The most glorious moment, though, comes when I double fist the platter now heavy with untouchable bits into the kitchen, tilt it up and gently slide all the contents into the largest pot I can get from my mother when I scream “A pot! A pot! I need a #$%^&*@! pot for the turkey carcass! Someone get a damn pot — this thing weighs 30 pounds!” which makes no sense since the turkey was 20 pounds when it went into the oven.

I never have to do dishes because I make roast turkey stock with the aftermath.

We do this every year.

But this year, it was different. Something changed. There was a blip in the matrix.

I can’t remember the exact phrasing, but it didn’t matter because the actual words that came shooting out of my mother’s mouth were colored by the tone. She had impaled the carrion through the body cavity with a pair of closed tongs and was holding it, dripping dropping leaking unidentifiable bits of flesh and fat into the kitchen trash can with a look of utter disgust, disdain, and something like the same kind of fear that might befall a toxic waste clean up crewman that lost the draw for the last hazmat suit.

“Are you sure you want this? Why? What on earth could you possibly make that is edible out of this revolting specimen of foul fowl carrion?!”

I was dumbfounded. I would have let my jaw drop to the floor except that I just spent a fortune on dental work.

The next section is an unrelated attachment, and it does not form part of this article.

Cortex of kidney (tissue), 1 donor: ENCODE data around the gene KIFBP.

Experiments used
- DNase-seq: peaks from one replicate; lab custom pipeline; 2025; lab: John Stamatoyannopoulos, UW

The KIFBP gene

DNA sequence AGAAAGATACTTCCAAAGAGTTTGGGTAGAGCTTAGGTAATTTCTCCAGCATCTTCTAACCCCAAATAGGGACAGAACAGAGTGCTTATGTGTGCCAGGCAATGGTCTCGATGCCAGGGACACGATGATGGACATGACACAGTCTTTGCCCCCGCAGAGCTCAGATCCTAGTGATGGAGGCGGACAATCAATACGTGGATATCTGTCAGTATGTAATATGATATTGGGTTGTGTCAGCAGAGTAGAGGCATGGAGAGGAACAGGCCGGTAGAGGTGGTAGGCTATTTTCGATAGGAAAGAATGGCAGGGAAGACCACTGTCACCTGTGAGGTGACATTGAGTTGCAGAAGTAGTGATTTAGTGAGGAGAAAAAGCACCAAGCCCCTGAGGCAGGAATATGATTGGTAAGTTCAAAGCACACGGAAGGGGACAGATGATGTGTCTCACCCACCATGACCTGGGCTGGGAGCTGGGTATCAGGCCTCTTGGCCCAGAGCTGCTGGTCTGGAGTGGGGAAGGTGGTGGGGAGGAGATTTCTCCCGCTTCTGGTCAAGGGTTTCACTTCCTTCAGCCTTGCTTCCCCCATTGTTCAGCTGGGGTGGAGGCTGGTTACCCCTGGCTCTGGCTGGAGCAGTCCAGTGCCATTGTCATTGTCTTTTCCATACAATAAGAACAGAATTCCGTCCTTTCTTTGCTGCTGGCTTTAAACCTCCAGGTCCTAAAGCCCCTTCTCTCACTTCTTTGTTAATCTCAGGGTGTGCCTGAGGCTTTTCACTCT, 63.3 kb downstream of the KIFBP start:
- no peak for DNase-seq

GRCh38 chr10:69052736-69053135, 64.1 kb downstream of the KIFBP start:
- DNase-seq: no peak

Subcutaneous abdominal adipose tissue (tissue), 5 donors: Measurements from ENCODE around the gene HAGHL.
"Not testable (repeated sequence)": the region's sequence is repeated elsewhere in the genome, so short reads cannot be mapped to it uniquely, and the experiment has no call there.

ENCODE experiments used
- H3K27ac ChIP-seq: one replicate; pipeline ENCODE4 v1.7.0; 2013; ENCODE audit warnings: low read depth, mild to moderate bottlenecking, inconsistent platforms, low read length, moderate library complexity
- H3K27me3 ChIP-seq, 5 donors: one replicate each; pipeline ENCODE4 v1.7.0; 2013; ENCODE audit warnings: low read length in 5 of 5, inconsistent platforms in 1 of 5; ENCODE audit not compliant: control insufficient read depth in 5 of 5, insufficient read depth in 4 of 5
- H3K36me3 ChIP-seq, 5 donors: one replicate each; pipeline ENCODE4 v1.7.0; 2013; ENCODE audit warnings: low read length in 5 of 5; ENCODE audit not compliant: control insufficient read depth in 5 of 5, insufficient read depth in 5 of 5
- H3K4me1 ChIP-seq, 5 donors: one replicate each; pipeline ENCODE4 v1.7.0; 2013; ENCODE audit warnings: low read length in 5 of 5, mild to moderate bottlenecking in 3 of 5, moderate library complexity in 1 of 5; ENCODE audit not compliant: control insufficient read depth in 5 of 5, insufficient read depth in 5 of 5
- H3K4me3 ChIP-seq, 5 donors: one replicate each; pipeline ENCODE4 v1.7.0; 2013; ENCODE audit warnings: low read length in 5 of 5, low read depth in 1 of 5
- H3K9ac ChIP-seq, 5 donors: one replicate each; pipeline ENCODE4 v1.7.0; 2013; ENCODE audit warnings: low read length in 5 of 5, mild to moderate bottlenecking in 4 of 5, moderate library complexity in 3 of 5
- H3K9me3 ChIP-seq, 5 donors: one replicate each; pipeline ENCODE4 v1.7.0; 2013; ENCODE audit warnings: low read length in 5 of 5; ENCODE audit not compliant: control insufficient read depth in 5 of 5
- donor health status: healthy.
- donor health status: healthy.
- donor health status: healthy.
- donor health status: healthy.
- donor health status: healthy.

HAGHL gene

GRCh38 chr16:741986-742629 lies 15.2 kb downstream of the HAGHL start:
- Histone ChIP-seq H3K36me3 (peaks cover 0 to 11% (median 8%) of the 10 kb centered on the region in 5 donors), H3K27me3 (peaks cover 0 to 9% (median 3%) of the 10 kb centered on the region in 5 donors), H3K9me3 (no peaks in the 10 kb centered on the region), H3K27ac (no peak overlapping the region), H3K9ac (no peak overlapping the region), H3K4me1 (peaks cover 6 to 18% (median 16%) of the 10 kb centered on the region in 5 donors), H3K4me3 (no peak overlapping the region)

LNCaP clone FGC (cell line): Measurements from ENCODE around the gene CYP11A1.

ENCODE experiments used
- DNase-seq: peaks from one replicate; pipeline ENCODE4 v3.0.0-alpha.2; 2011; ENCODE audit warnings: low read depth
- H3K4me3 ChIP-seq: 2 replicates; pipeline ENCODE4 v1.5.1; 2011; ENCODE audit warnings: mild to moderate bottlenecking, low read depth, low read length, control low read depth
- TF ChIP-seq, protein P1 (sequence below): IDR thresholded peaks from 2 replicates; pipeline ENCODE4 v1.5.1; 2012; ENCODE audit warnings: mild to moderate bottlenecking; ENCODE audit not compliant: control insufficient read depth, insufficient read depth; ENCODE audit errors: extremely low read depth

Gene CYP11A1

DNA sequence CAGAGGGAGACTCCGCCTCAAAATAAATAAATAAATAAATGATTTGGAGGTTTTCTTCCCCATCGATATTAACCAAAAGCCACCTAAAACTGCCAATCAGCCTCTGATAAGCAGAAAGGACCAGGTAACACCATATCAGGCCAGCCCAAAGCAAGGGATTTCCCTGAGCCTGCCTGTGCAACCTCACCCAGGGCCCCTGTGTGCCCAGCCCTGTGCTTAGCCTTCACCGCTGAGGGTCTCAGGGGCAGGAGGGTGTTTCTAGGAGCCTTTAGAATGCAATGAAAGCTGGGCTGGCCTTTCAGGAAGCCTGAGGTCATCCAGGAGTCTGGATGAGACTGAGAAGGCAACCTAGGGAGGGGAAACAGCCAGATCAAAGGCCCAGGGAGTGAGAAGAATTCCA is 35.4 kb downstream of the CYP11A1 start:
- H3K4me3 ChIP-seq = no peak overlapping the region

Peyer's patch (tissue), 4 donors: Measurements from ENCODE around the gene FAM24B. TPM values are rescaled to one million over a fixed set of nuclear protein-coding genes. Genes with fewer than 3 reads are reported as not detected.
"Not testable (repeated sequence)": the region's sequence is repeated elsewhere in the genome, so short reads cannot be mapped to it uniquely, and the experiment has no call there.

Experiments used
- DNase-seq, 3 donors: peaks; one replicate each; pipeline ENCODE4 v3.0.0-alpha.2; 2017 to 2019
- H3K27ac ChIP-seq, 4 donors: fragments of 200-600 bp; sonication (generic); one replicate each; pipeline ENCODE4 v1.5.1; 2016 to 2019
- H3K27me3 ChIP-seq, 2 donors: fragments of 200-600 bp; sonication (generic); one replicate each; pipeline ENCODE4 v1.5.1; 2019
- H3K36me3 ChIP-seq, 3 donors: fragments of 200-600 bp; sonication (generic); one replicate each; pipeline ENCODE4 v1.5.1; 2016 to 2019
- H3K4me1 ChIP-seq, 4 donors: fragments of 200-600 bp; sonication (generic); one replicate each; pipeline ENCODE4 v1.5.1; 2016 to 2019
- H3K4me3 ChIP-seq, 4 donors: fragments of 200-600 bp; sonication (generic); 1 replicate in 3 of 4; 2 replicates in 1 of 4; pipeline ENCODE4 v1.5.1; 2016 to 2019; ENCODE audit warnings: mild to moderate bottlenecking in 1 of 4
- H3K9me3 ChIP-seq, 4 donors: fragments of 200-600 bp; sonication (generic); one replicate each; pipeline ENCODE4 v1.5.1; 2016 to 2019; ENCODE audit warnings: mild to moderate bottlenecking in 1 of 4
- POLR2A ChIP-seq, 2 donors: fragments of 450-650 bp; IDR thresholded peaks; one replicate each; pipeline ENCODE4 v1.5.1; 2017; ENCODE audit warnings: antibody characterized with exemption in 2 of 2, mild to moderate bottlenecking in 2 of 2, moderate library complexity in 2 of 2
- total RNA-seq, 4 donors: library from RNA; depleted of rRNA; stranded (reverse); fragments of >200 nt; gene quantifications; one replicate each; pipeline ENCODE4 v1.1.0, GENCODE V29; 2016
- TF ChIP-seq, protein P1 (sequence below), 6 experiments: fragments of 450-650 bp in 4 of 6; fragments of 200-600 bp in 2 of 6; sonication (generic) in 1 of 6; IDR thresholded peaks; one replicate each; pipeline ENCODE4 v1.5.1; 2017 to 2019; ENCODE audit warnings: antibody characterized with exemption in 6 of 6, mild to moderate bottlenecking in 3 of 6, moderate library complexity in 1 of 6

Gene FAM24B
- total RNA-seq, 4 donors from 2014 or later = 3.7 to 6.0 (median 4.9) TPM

All these years we’ve done the same little after dinner dance and they didn’t even know why? My, my heart started to beat faster and I could feel my inner crouching tiger’s tail lashing back and forth with … a little bit of anger? Bitterness? I was on the defensive.


At any moment, a tendon, a glistening ligament could snap and the fragile frame of bones would slip off my mother’s tongs and go crashing down into the deep, dark unknown of a Glad trash bag. The single moment for which I waited all year, planned for three weeks, prepped for three days, roasted for three hours would be…I didn’t take my eyes off my Mom, but somehow a robot took over the scene. An extra large plastic zipper-top bag made its way from the slippery pile on the counter, around the precious remains of the bird, and I absconded with what would be my project for the next few days back at my house.


Everything about Roast Turkey Stock – from the multi-day process of making it to the actual stock itself – brings me an indescribable joy that I’m going to describe anyway. I love the improvisational nature of making stock because every carcass is a different size, has differing amounts of “stuff” left on the bones. But it always feels good to know that no matter what I put into the pot, even when I feel like “getting creative” (like I did with ginger one year), the stock will come out, for the most part, pretty good (see previous: “ginger”).